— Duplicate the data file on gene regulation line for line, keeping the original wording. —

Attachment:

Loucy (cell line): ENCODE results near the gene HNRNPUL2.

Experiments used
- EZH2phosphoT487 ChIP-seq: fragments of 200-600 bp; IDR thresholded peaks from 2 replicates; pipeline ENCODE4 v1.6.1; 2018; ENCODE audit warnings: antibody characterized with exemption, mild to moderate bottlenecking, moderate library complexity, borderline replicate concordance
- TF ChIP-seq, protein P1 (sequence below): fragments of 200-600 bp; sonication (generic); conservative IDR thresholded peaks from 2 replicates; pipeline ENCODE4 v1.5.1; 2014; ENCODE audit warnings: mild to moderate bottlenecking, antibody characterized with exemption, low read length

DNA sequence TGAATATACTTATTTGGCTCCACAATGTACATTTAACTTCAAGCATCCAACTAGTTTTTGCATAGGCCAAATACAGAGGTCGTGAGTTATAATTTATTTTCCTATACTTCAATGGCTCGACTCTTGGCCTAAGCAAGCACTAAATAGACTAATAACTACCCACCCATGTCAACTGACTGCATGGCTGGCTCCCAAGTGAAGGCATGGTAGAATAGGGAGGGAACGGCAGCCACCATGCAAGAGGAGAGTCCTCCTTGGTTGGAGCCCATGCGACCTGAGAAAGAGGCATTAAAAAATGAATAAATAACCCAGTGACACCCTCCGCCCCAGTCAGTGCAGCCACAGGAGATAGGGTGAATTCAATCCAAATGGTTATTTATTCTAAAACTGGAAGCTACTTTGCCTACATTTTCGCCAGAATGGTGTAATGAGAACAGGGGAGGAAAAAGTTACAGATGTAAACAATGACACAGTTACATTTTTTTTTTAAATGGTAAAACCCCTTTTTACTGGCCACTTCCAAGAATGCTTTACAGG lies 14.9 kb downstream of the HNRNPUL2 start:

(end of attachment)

Loucy (cell line): ENCODE results near the gene HNRNPUL2.

Experiments used
- EZH2phosphoT487 ChIP-seq: fragments of 200-600 bp; IDR thresholded peaks from 2 replicates; pipeline ENCODE4 v1.6.1; 2018; ENCODE audit warnings: antibody characterized with exemption, mild to moderate bottlenecking, moderate library complexity, borderline replicate concordance
- TF ChIP-seq, protein P1 (sequence below): fragments of 200-600 bp; sonication (generic); conservative IDR thresholded peaks from 2 replicates; pipeline ENCODE4 v1.5.1; 2014; ENCODE audit warnings: mild to moderate bottlenecking, antibody characterized with exemption, low read length

DNA sequence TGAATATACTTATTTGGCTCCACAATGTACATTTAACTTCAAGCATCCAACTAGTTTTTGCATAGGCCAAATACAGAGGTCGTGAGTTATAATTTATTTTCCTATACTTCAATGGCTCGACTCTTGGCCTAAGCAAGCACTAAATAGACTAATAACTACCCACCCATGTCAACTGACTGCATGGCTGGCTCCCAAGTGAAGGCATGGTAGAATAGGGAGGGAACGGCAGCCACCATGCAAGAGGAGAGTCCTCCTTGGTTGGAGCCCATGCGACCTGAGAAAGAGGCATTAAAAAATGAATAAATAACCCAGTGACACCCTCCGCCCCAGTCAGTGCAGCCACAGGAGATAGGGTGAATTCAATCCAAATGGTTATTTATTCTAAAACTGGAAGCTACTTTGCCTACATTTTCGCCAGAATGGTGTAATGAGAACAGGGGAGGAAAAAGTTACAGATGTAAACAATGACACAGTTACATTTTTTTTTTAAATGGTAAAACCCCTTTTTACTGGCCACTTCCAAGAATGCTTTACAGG lies 14.9 kb downstream of the HNRNPUL2 start: